Most individuals in Florida who own a residence have homeowner’s insurance to cover liability claims for injuries that occur on the premises and property damage caused by wind, lightning, sinkholes, vandalism, and an array of other perils.  Whether the policy was purchased because of a requirement imposed by your mortgage lender or to provide an important form of financial security for your family, these benefits of homeowner’s insurance are vital.  What fewer property owners in Miami and the surrounding areas of Florida know is that homeowner’s insurance covers much more than just liability for personal injury claims and damage to the home.  This blog post outlines other types of coverage that many homeowners do not even know exist under their policy.

Damage to Contents of the Residence: Some homeowners are unaware that homeowner’s insurance covers not only the physical structure of the home, but also personal property within the residence.  However, certain “high ticket” items might be subject to sub-limits, so insureds should carefully review their policy to ensure they have adequate protection for such items.  For example, expensive jewelry, rare art, coin collections, and other items of this nature might be excluded or subject to special limits in terms of the amount of the coverage.  If a person owns valuable property of this nature inside the home, an insured might want to talk to his or her insurance agent or broker about extra coverage for these items.

Extra Expense to Comply with Law: Many people own their homeowner's insurance policy for years before they need to make a claim.  During this period, building codes and local ordinances can change substantially to require upgrades for new buildings.  For example, a local ordinance might be passed that requires sprinklers be installed in the yards of all homes.  While the home might have “grandfathered” status to navigate around these changes in the law, owners will usually be forced to comply with the new standards if more than a certain percentage of the building must be replaced or rebuilt.  These new standards can dramatically increase the cost of rebuilding.  The policy might cover this additional costs, but not all policies provide this type of coverage.  If homeowners wish to protect against the risk of having to pay this type of expense out of pocket, they might want to purchase “law and ordinance” coverage if it is not included in the standard policy.  A review of the policy will indicate whether additional coverage needs to be purchased.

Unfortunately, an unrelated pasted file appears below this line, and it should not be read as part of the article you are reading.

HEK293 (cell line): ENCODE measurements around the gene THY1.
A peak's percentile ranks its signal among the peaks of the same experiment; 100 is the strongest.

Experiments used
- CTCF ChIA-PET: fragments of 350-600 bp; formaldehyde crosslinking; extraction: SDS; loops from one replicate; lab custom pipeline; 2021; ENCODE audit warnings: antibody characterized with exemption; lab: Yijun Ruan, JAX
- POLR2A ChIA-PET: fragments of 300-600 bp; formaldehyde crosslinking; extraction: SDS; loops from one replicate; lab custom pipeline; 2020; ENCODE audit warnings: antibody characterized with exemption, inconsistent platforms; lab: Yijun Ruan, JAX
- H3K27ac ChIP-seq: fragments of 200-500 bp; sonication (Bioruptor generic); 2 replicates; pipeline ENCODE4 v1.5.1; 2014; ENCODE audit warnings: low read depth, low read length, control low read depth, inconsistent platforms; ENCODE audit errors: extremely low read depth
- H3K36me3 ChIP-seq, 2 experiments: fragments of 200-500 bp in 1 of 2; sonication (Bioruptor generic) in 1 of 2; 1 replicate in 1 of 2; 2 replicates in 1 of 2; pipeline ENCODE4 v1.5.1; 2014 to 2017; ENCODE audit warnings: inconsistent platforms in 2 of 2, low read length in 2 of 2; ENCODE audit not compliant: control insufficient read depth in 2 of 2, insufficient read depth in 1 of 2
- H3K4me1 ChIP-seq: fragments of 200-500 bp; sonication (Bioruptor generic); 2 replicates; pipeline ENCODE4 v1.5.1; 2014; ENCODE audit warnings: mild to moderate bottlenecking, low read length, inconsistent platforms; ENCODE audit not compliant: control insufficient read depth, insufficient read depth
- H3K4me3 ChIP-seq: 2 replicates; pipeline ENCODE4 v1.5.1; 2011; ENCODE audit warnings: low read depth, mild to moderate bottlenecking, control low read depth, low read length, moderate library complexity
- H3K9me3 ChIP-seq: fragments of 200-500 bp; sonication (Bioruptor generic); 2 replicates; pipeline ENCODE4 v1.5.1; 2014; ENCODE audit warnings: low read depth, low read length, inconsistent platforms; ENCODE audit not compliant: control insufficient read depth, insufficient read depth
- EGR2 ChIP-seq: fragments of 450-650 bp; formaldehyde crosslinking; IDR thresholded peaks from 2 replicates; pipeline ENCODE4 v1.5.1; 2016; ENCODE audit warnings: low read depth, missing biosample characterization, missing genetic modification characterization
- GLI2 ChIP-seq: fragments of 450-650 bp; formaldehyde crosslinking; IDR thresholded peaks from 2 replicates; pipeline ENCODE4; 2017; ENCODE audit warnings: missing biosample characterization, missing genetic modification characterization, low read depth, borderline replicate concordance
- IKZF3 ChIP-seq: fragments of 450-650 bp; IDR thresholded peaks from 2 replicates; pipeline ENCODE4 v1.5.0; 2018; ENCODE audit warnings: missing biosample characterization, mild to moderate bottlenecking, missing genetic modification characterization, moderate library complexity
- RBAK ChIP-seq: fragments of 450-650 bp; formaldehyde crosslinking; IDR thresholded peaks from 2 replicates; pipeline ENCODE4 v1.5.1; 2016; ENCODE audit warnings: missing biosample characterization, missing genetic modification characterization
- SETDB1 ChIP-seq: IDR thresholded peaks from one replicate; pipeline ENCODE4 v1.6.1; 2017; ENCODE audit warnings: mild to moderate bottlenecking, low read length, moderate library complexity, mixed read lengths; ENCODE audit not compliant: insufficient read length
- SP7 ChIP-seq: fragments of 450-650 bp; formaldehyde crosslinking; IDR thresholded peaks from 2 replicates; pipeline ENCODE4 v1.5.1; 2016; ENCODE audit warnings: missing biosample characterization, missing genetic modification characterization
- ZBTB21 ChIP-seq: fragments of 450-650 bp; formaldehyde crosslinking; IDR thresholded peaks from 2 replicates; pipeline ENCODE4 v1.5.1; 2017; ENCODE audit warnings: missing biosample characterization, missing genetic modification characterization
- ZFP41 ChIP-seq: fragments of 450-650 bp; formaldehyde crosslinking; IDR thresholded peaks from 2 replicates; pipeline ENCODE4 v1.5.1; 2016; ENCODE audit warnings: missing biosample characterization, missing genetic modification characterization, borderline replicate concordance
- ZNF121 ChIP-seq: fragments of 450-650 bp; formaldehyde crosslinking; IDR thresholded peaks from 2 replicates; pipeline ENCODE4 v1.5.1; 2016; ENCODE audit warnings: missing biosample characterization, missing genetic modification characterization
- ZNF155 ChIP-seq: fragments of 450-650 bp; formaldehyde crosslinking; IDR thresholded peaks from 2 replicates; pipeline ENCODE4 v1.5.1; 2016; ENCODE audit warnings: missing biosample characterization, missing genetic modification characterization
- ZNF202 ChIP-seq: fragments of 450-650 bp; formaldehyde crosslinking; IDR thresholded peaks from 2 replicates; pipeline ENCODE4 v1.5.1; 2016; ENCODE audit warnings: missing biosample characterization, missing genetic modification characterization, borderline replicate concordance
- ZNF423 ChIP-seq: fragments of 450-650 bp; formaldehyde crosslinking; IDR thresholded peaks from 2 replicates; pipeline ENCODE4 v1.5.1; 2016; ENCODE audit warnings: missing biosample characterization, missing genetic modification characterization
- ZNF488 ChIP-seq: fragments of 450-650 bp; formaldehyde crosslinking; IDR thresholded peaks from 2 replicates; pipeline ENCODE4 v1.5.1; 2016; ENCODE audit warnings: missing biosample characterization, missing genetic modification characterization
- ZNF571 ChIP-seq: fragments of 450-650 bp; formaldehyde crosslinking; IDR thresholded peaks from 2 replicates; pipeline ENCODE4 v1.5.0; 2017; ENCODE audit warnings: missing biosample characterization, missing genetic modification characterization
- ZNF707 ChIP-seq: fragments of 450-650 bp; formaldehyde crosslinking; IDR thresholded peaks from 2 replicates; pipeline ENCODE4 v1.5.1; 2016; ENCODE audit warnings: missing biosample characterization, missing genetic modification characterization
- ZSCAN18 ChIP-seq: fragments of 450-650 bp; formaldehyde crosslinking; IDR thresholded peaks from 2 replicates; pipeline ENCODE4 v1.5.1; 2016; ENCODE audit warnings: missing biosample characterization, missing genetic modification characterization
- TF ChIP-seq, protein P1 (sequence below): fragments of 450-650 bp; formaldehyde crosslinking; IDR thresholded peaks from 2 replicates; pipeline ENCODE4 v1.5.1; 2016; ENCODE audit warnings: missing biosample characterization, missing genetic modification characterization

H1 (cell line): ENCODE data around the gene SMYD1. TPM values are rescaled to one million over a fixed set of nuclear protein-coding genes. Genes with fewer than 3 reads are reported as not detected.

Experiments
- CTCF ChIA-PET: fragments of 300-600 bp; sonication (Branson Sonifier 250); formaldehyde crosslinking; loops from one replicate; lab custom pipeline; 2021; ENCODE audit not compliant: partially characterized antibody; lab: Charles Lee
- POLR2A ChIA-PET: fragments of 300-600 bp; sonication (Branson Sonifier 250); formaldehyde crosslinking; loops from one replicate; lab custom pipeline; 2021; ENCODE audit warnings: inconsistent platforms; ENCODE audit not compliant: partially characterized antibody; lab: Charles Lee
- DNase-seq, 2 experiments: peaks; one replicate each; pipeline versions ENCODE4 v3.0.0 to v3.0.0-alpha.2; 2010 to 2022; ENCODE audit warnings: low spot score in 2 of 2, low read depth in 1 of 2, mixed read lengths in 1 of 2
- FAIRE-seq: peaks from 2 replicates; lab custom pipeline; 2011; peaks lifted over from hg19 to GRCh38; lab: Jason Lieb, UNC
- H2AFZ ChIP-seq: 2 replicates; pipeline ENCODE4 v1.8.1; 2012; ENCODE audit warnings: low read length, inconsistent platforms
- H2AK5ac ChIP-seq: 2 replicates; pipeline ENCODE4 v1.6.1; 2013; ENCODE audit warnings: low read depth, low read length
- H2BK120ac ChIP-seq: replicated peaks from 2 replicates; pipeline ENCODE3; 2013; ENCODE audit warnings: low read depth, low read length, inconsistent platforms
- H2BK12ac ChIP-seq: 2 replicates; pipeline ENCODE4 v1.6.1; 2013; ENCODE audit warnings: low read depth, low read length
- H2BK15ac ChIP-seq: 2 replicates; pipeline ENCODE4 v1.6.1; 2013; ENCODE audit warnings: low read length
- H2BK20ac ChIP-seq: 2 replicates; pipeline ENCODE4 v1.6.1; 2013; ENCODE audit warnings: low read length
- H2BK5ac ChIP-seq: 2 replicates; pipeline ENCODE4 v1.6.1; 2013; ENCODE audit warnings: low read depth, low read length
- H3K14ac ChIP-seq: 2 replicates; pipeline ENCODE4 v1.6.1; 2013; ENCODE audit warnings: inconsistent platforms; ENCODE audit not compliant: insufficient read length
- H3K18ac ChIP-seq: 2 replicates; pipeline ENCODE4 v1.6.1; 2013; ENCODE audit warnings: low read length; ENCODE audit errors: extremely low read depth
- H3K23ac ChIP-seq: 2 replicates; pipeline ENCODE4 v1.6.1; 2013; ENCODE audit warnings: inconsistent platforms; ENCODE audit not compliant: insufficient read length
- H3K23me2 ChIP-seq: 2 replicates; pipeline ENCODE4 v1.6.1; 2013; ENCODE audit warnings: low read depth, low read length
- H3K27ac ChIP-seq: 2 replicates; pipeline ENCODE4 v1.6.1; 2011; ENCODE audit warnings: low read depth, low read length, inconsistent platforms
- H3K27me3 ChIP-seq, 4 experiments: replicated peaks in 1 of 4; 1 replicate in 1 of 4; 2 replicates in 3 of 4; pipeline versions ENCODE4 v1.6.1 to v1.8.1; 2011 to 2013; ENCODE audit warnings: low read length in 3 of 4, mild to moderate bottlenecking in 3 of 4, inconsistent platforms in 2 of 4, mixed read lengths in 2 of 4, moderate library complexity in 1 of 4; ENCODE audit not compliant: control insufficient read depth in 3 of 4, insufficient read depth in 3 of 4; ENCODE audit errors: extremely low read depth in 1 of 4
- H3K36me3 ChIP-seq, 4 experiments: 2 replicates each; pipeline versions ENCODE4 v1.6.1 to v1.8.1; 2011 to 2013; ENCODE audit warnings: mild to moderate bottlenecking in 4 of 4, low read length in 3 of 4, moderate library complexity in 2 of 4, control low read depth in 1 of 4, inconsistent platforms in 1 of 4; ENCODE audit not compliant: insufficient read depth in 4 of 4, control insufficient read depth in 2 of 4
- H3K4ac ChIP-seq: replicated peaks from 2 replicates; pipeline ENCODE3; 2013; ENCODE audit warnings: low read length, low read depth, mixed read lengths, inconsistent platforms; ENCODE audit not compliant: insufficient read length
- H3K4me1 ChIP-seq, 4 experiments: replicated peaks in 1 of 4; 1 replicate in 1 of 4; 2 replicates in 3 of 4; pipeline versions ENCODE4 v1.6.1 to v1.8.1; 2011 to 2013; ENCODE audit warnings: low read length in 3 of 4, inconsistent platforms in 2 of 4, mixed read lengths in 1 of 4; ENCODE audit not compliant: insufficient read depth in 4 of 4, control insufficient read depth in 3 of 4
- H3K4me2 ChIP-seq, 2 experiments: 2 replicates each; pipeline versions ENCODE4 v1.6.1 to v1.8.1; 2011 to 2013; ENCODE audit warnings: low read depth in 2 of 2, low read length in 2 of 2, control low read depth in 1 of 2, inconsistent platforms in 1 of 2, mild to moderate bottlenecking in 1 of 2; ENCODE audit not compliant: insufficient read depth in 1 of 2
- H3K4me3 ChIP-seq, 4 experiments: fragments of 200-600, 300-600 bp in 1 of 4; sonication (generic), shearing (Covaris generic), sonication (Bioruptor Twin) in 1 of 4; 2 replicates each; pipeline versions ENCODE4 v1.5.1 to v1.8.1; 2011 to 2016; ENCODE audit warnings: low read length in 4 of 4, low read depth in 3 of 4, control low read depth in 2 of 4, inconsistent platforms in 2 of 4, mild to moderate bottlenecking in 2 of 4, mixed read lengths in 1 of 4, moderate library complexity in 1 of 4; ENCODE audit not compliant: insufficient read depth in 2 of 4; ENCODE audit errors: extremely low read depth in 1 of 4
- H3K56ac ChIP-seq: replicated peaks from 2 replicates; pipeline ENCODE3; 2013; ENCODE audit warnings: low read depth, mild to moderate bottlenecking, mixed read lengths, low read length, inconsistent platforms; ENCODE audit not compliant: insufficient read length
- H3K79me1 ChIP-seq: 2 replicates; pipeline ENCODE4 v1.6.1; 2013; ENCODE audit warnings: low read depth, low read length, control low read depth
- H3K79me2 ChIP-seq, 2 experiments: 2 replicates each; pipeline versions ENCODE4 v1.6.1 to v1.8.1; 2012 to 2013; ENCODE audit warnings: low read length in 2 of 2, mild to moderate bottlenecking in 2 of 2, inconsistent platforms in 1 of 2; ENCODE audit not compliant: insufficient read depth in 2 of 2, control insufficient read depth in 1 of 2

Items that Spoil in a Refrigerator: If your home is damaged during a severe storm, there is a high probability that the power will go out for a period of time.  A homeowner's policy will typically limit the amount covered to a reasonable amount, such as $500, but this will be adequate based on the value of the food that most people keep in their fridge/freezer.

Broad Liability Coverage for Harm Suffered on the Property: Most property owners understand that their homeowner's insurance will provide the cost of defense and indemnify against losses for a slip and fall on the premises.  However, the types of liability claims that are included are much broader than many people realize.  For example, a homeowner policy may cover libel and slander claims filed against the property owner.  In other words, your coverage will provide financial protection if you are sued for verbal or written publication of false material that is defamatory (i.e. damages a person’s reputation).  Homeowner's policies typically also may cover dog bite or mauling incidents.  This is important to know because dog bite claims account for a substantial portion of homeowner's insurance claims and the largest single amount of payouts.  Since the average dog bite claim costs over $26,000, this is an important form of financial protection.

Injuries Away from the Property: Many people have no idea that a homeowner's policy often provides protection against liability claims that occur away from the property.  Insurance companies have covered incidents where a pedestrian was injured when hit by a homeowner riding a bike.  Similarly, a homeowner policy could cover an incident in which a co-worker is injured while traveling for business when the co-worker is lifted and then inadvertently dropped.

Extra Expenses for Temporary Displacement: When a pipe bursts and floods the lower floor of a home or the roof is ripped off during a hurricane, a family can be forced to relocate on a temporary basis.  This coverage will usually be triggered if the condition of the home prior to repairs is “uninhabitable.”  Homeowner’s insurance typically will cover the “additional” living expenses associated with staying somewhere other than the family home.  These expenses might include hotel bills, higher cost of eating in restaurants rather than meals at home, and additional travel costs, such as commuting to work from further away. 

Personal Property of College Students Away at School: A homeowner’s policy might cover personal property of an insured’s son or daughter who is a student living in a college dorm while away at college.  However, this protection might not be available for college students who live in off-campus housing like an apartment.

You can reach Miami Insurance Claims Lawyer J.P. Gonzalez-Sirgo by dialing his direct number at (786) 272-5841, calling the main office at (305) 461-1095, or Toll Free at 1 (866) 71-CLAIM or email Attorney Gonzalez-Sirgo directly at [email protected].

J.P. Gonzalez-Sirgo
J.P. Gonzalez-Sirgo, P.A.
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